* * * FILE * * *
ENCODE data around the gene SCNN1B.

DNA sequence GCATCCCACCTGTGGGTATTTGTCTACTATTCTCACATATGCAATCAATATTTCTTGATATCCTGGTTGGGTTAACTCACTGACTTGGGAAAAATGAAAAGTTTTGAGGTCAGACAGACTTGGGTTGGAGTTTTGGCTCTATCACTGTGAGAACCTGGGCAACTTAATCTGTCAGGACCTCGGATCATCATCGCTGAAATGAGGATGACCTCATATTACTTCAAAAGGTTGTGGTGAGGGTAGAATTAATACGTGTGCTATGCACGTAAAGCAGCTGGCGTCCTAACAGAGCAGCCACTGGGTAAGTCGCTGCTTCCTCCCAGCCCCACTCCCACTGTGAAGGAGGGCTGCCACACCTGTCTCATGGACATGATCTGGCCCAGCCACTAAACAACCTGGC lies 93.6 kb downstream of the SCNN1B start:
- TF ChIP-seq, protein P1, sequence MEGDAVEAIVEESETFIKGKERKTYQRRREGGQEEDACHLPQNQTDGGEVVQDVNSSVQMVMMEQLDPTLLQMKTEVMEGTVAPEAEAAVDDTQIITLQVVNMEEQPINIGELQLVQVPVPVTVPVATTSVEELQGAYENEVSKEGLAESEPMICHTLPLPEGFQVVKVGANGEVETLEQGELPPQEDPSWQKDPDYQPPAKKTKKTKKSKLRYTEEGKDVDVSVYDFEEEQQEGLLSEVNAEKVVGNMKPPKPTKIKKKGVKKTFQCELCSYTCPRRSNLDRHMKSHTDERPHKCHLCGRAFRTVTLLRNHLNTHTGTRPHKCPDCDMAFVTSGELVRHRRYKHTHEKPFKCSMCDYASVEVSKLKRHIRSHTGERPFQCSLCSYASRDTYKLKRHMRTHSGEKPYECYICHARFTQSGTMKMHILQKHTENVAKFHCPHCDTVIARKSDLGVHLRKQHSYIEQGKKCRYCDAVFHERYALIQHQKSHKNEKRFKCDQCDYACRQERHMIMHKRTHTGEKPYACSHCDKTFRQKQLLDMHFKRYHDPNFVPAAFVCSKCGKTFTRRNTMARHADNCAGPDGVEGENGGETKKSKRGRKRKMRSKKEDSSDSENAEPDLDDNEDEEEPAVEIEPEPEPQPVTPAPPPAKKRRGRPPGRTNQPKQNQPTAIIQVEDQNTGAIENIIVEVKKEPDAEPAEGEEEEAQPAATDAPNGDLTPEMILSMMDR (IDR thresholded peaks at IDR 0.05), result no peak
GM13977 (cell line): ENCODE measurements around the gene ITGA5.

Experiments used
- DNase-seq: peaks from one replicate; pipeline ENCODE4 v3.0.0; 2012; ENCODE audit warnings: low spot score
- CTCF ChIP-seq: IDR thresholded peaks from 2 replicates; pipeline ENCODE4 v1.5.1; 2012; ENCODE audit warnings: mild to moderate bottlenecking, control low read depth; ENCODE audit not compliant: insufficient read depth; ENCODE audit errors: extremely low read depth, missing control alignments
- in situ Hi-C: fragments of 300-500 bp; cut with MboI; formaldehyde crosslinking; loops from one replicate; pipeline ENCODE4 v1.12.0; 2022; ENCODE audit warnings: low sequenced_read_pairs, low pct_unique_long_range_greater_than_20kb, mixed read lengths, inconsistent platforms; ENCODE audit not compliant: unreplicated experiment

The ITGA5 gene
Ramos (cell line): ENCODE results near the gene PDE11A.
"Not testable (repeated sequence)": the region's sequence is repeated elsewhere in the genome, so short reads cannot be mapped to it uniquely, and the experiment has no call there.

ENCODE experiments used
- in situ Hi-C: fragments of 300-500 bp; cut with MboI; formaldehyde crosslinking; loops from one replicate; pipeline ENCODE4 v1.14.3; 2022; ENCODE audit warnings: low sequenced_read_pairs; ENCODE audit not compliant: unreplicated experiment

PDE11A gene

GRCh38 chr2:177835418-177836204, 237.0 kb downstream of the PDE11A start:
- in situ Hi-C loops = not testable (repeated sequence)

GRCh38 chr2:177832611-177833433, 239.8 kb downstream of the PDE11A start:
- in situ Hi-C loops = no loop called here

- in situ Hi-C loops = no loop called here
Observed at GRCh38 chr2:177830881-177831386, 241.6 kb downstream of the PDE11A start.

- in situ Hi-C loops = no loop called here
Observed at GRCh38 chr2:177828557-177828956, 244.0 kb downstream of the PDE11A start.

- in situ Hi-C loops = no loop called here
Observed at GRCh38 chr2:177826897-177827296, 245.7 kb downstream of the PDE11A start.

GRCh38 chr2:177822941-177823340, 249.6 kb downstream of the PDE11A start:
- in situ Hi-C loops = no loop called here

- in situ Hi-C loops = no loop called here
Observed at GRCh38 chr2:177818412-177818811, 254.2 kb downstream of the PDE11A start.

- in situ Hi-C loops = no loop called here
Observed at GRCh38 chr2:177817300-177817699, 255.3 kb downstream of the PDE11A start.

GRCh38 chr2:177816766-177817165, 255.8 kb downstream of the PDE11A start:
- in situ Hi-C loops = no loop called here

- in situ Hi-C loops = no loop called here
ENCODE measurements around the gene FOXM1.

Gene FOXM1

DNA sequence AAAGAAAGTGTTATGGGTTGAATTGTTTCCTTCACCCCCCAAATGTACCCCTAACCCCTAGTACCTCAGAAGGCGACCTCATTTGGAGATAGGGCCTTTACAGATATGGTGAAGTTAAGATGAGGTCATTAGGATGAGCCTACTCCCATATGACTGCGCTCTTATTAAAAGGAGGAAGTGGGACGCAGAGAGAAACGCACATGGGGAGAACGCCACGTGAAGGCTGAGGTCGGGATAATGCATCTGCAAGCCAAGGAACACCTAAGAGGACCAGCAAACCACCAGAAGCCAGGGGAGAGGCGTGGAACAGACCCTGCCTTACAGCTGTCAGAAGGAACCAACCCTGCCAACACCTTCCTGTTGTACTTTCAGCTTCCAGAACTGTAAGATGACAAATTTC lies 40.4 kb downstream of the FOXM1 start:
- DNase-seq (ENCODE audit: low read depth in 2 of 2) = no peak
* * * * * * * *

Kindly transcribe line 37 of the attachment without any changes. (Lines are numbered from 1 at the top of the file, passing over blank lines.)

- DNase-seq (ENCODE audit: low read depth in 2 of 2) = no peak